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SENATOR FUSCHILLO: “LEANDRA’S LAW” PASSED BY STATE SENATE

 

Law Would Create Felony Charges For Driving Drunk With a Child in the Car, Require All Convicted DWI Offenders to Use Ignition Interlocks


State Senator Charles J. Fuschillo, Jr. today announced that “Leandra’s Law,” which would create felony charges for those who drive drunk with a child in the car, has been unanimously passed by the State Senate.


Senator Fuschillo (R-Merrick) and Senator Martin Dilan (D-Brooklyn) are sponsoring the legislation in the State Senate. Assemblyman Harvey Weisenberg (D-Long Beach) is the Assembly sponsor. The legislation is named after 11 year old Leandra Rosado, who was killed while riding in a car that crashed along the Henry Hudson Parkway last month. The driver of the car, who was the mother of one of Leandra’s friends, was arrested for DWI.


Under the legislation, those convicted of driving drunk (.08 BAC or higher) with a child in the car would be guilty of a class E felony and face up to 4 years in prison.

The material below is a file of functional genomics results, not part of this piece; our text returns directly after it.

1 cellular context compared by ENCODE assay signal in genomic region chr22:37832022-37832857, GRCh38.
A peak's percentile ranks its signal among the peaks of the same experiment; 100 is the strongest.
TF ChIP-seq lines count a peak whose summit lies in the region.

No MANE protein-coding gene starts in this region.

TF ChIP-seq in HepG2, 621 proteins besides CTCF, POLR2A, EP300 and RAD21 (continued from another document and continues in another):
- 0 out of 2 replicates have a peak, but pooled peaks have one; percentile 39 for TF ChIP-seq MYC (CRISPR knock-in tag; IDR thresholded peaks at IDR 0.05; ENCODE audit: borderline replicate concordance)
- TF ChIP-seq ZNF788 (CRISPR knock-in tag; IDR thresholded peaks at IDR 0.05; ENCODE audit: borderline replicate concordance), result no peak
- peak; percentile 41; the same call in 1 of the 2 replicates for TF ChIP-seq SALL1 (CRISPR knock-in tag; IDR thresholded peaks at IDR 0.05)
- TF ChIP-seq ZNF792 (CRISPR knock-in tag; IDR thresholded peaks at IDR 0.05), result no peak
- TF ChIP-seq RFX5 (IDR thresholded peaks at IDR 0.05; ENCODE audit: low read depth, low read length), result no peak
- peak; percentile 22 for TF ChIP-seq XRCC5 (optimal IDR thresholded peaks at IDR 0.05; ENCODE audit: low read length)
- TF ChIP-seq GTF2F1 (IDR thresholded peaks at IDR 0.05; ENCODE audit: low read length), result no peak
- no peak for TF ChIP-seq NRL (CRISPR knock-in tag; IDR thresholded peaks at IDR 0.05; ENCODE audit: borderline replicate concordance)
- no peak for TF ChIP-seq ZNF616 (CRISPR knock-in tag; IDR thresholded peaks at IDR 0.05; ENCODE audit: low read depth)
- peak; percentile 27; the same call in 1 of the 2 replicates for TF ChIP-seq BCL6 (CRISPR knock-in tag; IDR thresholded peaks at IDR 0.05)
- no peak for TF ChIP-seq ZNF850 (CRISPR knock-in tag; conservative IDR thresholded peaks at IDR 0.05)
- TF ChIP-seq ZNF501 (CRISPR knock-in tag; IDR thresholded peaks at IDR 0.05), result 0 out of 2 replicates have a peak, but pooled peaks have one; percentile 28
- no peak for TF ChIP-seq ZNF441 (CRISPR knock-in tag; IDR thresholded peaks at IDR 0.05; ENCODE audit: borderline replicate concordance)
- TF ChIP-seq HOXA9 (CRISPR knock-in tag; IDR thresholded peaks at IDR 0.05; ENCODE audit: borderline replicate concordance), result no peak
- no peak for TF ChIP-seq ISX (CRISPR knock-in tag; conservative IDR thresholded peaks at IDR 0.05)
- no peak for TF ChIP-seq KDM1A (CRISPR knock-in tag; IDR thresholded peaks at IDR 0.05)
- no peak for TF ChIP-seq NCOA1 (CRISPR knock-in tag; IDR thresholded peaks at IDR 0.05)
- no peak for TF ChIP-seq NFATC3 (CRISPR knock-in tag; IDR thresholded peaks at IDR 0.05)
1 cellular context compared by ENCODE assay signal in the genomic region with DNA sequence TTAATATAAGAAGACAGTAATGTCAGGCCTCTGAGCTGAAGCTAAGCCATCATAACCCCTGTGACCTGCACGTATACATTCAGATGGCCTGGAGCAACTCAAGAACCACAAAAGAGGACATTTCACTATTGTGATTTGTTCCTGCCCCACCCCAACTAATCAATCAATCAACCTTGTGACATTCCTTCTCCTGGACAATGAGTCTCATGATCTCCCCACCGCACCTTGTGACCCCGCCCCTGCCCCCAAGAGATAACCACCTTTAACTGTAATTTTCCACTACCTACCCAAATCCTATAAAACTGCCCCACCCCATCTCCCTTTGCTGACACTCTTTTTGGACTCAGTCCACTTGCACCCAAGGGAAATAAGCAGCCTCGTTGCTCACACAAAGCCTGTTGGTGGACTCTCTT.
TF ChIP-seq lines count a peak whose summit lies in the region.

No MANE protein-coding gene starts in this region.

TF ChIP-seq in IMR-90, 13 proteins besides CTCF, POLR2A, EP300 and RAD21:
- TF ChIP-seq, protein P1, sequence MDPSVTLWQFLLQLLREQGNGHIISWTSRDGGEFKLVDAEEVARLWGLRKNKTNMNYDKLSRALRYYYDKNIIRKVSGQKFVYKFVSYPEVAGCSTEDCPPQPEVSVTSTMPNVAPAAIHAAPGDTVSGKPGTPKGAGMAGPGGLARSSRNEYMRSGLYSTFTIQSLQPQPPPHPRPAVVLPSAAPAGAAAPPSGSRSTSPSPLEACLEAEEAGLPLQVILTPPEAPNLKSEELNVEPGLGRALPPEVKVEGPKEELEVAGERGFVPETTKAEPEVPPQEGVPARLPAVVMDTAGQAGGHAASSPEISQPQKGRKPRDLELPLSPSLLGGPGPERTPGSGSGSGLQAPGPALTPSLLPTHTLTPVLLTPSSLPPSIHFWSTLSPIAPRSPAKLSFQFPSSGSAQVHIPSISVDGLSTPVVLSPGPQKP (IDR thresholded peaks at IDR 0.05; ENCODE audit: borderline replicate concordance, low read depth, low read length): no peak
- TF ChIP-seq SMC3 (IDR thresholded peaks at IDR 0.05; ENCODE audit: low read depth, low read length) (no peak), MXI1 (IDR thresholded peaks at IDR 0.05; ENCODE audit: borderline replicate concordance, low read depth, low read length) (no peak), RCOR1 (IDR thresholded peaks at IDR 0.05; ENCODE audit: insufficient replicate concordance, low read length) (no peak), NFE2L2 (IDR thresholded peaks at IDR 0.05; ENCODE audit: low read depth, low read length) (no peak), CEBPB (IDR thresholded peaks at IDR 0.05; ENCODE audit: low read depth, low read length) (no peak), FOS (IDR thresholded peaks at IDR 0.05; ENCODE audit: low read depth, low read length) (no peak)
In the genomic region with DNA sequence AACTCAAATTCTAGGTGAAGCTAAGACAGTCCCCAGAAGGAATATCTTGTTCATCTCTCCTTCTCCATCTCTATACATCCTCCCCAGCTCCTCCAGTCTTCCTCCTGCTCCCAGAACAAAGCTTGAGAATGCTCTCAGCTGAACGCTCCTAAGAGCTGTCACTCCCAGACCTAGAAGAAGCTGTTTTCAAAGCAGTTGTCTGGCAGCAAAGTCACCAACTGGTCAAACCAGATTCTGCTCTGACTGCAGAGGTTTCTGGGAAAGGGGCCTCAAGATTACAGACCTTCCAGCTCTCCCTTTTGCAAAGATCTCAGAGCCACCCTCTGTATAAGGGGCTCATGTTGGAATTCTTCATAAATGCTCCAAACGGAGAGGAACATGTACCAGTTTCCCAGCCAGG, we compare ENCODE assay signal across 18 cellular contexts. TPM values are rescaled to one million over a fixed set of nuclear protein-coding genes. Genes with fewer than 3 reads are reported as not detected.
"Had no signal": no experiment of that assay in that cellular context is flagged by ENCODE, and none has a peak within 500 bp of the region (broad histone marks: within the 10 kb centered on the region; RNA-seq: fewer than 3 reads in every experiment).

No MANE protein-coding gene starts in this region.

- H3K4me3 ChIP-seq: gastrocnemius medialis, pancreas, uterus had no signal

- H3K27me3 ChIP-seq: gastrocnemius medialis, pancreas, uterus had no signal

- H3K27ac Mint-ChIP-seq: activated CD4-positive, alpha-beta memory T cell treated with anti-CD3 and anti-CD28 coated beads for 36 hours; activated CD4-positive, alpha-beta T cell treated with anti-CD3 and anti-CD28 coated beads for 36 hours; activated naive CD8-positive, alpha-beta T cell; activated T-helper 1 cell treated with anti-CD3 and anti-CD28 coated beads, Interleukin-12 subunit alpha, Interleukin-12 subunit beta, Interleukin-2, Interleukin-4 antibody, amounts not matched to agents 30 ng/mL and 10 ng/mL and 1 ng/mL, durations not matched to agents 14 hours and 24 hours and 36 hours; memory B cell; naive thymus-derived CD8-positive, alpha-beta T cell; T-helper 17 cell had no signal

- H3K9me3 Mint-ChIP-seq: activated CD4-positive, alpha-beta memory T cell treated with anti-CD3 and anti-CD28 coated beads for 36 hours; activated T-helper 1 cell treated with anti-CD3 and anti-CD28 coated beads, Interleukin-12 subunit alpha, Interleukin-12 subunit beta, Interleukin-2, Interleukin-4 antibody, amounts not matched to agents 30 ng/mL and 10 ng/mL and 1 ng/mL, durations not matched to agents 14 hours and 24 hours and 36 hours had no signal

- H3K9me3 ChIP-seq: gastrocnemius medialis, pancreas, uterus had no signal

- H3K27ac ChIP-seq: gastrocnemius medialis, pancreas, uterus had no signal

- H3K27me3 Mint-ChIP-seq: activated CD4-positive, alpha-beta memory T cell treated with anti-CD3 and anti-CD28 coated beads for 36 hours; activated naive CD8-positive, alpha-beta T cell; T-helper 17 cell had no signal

Additional penalties would be created for cases where children are killed or seriously injured while riding in a car with a drunk driver. Drunk drivers who cause the death of a child riding in their car would face up to 25 years in prison. Those who seriously injure their child passenger in a DWI crash would face up to 15 years in prison.


In addition, any driver convicted of a DWI offense, including first time offenders, would not be permitted to operate a vehicle without having an ignition interlock installed. An ignition interlock is a breath test device linked to a vehicle’s ignition system.  Offenders must blow into the interlock before starting their vehicle. The interlock will prevent the car from starting if it detects alcohol in the driver’s breath.  According to MADD, interlocks have been proven to reduce repeat drunk driving offenses by an average of 64 percent.  


These penalties would be in addition to any other penalties imposed by the courts.


The legislation has also been approved by the Assembly. Governor Paterson is expected to sign the legislation into law.


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